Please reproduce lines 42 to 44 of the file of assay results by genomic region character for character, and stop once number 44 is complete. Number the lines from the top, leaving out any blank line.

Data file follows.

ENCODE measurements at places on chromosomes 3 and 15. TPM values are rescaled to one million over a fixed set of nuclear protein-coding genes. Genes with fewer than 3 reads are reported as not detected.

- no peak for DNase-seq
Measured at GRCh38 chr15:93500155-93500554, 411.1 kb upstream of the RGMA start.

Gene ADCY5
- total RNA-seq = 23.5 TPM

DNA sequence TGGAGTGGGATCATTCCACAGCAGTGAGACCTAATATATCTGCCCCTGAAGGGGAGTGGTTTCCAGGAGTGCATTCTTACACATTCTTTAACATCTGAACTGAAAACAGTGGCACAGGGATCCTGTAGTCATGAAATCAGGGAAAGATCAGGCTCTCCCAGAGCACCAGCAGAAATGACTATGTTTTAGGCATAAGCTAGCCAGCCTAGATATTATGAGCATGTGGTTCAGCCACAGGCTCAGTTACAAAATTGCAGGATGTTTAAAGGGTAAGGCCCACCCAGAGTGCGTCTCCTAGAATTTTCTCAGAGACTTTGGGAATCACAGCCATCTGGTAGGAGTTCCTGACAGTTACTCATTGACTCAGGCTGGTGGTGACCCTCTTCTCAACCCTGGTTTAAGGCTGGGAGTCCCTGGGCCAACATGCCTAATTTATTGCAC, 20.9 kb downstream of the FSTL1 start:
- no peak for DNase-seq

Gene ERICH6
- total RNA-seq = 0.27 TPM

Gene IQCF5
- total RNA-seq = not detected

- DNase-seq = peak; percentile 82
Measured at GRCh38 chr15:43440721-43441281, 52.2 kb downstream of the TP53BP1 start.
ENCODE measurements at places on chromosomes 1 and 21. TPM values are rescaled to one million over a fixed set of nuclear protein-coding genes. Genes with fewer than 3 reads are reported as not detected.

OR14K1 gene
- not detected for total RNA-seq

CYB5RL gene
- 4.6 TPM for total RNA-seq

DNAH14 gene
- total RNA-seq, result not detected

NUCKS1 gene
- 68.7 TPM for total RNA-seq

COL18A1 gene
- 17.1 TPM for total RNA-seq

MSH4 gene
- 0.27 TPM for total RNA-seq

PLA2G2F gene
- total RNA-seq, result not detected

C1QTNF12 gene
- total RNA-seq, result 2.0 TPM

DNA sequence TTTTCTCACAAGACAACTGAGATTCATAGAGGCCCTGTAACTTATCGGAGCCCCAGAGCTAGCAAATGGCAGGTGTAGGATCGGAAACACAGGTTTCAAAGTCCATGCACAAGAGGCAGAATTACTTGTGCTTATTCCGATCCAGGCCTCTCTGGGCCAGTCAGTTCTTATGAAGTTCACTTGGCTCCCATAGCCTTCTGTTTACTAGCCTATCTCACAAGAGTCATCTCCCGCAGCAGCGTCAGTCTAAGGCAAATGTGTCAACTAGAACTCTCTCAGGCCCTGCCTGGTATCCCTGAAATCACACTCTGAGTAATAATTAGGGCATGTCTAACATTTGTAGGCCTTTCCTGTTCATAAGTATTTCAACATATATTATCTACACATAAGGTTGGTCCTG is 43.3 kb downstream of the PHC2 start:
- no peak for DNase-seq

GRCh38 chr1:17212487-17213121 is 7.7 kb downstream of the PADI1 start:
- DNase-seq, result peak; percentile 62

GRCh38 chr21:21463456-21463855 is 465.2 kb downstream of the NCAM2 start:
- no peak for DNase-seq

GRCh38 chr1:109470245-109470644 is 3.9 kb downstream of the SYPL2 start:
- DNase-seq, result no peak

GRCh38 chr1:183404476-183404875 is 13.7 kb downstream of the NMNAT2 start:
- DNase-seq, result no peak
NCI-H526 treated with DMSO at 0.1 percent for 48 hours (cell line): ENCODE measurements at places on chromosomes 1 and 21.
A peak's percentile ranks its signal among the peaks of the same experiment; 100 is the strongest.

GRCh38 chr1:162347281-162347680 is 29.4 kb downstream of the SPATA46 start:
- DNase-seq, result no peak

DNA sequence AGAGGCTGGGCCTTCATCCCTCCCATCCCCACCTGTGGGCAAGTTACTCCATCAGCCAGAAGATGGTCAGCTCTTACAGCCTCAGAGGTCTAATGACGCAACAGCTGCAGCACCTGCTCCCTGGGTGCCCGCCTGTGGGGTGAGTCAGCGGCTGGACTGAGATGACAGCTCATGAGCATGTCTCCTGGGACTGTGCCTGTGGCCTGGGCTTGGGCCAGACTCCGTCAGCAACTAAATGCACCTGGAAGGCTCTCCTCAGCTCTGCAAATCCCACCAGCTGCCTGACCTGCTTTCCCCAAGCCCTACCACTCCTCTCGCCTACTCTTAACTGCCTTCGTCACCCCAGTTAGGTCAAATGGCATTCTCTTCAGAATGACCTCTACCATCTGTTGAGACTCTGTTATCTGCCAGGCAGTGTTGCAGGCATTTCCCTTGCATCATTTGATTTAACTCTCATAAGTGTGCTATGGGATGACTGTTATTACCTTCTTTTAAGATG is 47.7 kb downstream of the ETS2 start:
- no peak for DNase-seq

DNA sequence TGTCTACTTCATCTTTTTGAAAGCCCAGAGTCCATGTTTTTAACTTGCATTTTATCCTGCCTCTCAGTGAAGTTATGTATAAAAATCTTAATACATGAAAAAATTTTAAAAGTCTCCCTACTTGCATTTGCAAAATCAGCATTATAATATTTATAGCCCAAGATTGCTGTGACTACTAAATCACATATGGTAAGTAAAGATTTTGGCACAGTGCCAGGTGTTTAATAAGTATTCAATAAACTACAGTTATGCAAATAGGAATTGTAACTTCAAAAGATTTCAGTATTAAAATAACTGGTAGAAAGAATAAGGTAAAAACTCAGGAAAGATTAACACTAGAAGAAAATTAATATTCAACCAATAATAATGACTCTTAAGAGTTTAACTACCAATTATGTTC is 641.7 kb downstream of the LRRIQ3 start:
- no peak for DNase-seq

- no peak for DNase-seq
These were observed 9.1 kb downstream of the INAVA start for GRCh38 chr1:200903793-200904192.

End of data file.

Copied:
A peak's percentile ranks its signal among the peaks of the same experiment; 100 is the strongest.

GRCh38 chr1:162347281-162347680 is 29.4 kb downstream of the SPATA46 start:
- DNase-seq, result no peak